You’ve finished 1 weight-training set and, tick-tock! The clock starts counting off the seconds. Does time really matter when you’re resting between sets during workouts?

If you want to achieve results faster, it can. How long you rest between sets can potentially make the difference between achieving your workout goals, and keeping your bod status quo.

Exercise breaks down muscles and depletes them of energy. Just like the rest of your body needs a break when it’s overworked, your muscles need time to recover from training. The question is, how long do you need to wait before picking up those dumbbells again?

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How long you put down your weights between sets really depends on your workout goals.

Want to build strength? Then the longer you wait, the better. But if you want to bulk up or gain endurance, less time is best.

In 2009, the American College of Sports Medicine released their models for strength training which included rest period recommendations. In general, strength training requires shorter sets with a longer recovery period between them. To build bulk or increase endurance, you want to do more reps with a shorter recovery period in between.

Rest time during a strength workout

When you’re trying to build strength, power is the focus. Though your age and muscle type factor into your results, in general you want to give it a few minutes between sets.

The aim with a strength workout is to generate maximum power per set. Taking a break gives your muscles time to replenish nutrients like glycogen and adenosine triphosphate (ATP) that fuel muscle contractions. It also gives them a chance to recover from fatigue.

Recommended routine: Do your sets with a heavier weight and rest 2 to 5 minutes between sets.

Rest time for a cardio workout

Cardio workouts make your heart pump faster and amp up your breathing. The goal is to help you sweat and blast off calories.

You can torch calories with aerobic exercises like sprinting. Or you can get a slower burn with compound weight training exercises that work multiple muscle groups (think your thighs and glutes). Either way, you want to give it a rest in between sets.

Use a work-rest ratio to figure out how long your breaks should be.

Recommended routines:

  • For low-or medium-intensity exercise, use a 1:1 ratio. So after a 2-minute jog, you’d take 2 minutes to rest.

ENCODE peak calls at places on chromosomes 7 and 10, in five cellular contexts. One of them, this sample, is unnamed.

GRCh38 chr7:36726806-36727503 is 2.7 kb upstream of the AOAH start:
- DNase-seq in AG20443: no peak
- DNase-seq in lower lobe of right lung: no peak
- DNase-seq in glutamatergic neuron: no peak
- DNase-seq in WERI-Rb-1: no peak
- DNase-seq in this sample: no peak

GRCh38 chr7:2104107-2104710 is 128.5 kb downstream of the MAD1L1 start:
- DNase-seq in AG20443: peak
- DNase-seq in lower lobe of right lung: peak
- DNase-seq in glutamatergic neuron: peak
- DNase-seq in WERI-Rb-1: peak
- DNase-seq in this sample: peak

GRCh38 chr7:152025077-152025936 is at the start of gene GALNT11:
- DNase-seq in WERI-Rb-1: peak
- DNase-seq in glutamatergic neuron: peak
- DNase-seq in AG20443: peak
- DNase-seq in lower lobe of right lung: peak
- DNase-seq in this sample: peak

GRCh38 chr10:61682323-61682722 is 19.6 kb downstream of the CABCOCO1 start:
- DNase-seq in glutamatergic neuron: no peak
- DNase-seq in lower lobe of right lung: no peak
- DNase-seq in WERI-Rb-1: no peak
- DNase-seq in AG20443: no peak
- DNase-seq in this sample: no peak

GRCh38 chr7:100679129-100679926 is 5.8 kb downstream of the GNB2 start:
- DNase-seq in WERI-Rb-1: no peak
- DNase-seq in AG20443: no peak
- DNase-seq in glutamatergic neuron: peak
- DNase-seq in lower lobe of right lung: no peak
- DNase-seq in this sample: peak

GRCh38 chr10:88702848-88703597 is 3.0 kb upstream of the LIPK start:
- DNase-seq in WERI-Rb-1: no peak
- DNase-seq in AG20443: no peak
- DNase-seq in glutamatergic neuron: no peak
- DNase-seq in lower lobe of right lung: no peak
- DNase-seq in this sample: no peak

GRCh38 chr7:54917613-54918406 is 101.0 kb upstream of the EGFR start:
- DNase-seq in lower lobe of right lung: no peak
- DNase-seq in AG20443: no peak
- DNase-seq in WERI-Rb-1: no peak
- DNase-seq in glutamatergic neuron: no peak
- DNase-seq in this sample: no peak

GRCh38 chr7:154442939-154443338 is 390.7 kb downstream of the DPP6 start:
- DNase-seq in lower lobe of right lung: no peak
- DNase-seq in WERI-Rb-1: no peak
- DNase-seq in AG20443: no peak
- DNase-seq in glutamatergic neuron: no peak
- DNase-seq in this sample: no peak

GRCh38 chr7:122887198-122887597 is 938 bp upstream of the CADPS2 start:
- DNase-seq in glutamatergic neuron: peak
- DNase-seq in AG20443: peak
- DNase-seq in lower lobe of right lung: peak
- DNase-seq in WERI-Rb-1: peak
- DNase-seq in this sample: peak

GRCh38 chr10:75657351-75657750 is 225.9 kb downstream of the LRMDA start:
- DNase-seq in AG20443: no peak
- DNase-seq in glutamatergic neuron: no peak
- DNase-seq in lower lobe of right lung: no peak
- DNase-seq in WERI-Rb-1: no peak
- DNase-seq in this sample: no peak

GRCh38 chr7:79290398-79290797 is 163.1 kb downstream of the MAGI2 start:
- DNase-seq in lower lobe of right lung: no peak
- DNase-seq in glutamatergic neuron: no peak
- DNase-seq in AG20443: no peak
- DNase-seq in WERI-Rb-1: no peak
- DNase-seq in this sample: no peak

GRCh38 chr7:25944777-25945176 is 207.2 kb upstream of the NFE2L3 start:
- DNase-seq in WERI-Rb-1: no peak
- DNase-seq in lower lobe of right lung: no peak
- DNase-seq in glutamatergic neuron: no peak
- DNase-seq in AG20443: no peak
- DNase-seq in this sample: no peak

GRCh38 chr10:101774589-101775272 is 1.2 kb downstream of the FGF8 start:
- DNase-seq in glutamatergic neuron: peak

• Higher-intensity workouts need a 1:2 ratio. So after a 20-second sprint, you’d rest 40 seconds.

Rest time for an endurance workout

Endurance exercises are another important element in your workout. They build overall fitness and help your muscles work longer without fatiguing. One big cause of exhausted muscles is lactic acid build-up.

You want to let that lactic acid out, but still keep your rest breaks short enough to build stamina. According to the National Academy of Sports Medicine, the ideal rest time for endurance exercises is 90 seconds or less.

Recommended routine: Do 12 to 15 reps with a lighter weight and rest for about 30 seconds.

Rest time for a bodybuilding workout

Bodybuilding aims to bulk up muscles, or what exercise gurus call “hypertrophy.” The best way to achieve a beefcake body is with moderately heavy weights and short rest periods.

When you take quick breaks between reps, muscle energy comes from your glycolytic system, which uses carbs from your diet for energy. This quick energy source means you don’t need as much rest.

Short breaks also trigger the release of testosterone, your body’s own home-grown anabolic steroid. Testosterone helps to fuel muscle growth.

Recommended routine: Do 6 to 12 reps weight and rest 30 to 90 seconds.

How long you take a break between workout sets depends on what you’re trying to achieve. To gain strength, wait a few minutes before jumping back into your routine. For muscle bulk and endurance, the shorter the rest the better.

If you’re still not totally sure about your routine, talk with a trainer. They can teach you how long to pause between sets, and how to use the right form to see results faster and without injuries.